For my generation, the very idea of Viet Nam can still be still touchy. I am not a Viet Nam veteran, but I am a Viet Nam-era veteran (under the North Atlantic). But some of the pain of the powerfully moving Viet Nam War Memorial subsides when I read stories like this.
Vietnam's agricultural miracle was achieved by a simple but powerful device: the invisible hand of Adam Smith's free market. Having snatched the land from the people in the disastrous collectivisation, the government gave it back to them (evenly shared among households) on longish leases, starting in the late 1980s. This was similar to China's agricultural reforms around the same time, which also greatly reduced poverty by giving small farmers exclusive rights to work their plots. However, in China the freehold of the land remains vested in local collectives, without a clear indication of who represents them. That allows unscrupulous local officials to sell land to developers from under the feet of farmers. In Vietnam the freehold remains with the central government, so such problems are rarer.Farmers around the world are suddenly in the spotlight. And for an occupation of last resort, I am happy to see so many international colleagues suddenly experience a moment (hopefully longer) of prosperity. They also reinforce the importance diplomatically of free trade. But since we get shrimp from Viet Nam, I noted this passage with interest:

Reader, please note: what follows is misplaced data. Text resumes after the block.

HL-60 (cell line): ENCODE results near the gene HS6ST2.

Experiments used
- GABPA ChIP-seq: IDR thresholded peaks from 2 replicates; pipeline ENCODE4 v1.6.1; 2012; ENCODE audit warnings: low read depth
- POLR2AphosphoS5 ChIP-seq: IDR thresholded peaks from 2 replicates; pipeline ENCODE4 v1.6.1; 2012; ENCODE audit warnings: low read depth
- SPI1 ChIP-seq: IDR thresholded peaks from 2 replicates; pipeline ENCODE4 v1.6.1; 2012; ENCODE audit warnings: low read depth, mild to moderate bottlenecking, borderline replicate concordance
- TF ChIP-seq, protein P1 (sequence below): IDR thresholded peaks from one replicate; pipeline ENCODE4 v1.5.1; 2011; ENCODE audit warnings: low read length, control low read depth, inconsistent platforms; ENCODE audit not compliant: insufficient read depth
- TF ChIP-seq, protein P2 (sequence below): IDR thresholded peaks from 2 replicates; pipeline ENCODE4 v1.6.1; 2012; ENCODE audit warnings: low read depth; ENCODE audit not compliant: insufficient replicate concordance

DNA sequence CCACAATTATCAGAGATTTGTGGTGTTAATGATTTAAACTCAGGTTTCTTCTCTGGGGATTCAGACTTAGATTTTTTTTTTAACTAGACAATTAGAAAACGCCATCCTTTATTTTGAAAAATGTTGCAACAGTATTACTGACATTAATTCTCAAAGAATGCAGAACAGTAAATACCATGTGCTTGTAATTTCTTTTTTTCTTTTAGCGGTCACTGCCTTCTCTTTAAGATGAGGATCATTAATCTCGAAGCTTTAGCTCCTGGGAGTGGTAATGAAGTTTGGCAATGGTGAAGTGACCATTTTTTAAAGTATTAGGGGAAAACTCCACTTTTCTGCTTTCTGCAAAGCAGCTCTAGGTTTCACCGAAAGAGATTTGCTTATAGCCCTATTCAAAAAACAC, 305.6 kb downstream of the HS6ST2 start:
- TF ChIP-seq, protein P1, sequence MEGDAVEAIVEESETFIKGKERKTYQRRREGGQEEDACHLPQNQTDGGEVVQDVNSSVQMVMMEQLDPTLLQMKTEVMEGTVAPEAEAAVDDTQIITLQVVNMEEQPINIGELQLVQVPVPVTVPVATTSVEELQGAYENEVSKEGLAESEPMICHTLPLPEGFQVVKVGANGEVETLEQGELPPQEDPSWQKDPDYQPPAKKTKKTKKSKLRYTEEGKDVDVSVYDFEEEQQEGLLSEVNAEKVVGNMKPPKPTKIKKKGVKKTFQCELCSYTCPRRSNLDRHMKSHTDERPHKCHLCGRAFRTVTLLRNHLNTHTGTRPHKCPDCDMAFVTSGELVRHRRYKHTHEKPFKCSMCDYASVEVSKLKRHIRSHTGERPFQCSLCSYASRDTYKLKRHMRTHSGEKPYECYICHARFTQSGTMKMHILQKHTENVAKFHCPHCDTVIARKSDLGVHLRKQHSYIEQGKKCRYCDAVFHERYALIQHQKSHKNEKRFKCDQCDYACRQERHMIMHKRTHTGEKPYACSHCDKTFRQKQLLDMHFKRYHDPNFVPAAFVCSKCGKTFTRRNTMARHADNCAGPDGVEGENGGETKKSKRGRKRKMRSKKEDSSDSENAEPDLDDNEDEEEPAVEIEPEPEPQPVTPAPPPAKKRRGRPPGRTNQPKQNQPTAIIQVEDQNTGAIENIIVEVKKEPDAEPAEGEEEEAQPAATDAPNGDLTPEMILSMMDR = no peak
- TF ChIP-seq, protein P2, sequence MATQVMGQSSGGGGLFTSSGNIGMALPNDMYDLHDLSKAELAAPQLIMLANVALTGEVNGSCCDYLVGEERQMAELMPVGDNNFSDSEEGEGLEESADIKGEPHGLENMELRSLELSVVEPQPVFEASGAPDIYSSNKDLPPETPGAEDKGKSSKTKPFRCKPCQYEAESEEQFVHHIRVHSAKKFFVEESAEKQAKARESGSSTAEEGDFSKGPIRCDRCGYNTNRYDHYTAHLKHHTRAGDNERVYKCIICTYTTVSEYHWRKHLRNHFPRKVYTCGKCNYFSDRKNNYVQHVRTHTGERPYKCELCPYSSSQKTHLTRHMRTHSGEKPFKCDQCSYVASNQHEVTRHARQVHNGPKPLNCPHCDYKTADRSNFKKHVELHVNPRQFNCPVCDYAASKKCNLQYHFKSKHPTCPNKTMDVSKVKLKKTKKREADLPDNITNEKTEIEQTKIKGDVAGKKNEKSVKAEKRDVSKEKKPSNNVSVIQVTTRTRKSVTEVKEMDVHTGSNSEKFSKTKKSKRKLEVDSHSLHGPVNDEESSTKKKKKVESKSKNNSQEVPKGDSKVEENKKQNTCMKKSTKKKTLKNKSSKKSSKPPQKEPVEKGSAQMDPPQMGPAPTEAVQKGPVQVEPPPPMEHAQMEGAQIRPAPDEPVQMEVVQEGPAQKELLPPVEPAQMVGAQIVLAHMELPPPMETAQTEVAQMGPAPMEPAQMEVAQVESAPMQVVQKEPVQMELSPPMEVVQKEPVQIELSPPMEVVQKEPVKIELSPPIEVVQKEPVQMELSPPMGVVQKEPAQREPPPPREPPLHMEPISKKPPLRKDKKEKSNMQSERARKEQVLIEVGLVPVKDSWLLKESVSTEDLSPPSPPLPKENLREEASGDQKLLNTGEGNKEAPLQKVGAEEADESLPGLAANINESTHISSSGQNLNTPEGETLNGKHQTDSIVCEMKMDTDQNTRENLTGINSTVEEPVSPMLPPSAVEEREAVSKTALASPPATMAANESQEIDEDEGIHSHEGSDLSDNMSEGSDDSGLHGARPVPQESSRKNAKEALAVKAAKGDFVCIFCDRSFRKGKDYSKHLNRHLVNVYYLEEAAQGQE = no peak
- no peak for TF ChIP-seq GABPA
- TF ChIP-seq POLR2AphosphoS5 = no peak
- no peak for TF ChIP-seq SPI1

Creating large-scale and equitable land ownership—one of the biggest privatisations yet seen—was one of several steps that freed Vietnamese farmers to conquer the world, explains Vo Tri Thanh of the Central Institute for Economic Management in Hanoi. Another was the stabilisation of the economy in the mid-1980s, bringing inflation down from a hair-raising 1,000% or so. A third was the gradual liberalisation of farm prices. Also important, says Mr Thanh, was Vietnam's increasingly open trade policy. [More]
Until now the government and the international agencies advising it wanted farmers to move away from bulk commodities and diversify their crops faster. However, says Mr Chhibber, the World Bank's boss in Vietnam, the recent recovery in commodity food prices should prompt a rethink. Perhaps, with the world crying out for just the sort of staples Vietnam is good at growing, it should stick to them. In February President Gloria Macapagal Arroyo of the Philippines, which is struggling to feed its growing population, publicly asked Vietnam to guarantee its supplies of rice. The Vietnamese government is beginning to worry that diversification may have gone too far, with many rice growers in the Mekong Delta having switched to shrimp farming.Just to be sure, I'm loading up on shrimp at Sam's this week. I'll keep them in the basement freezer beside my 82 bags of rice.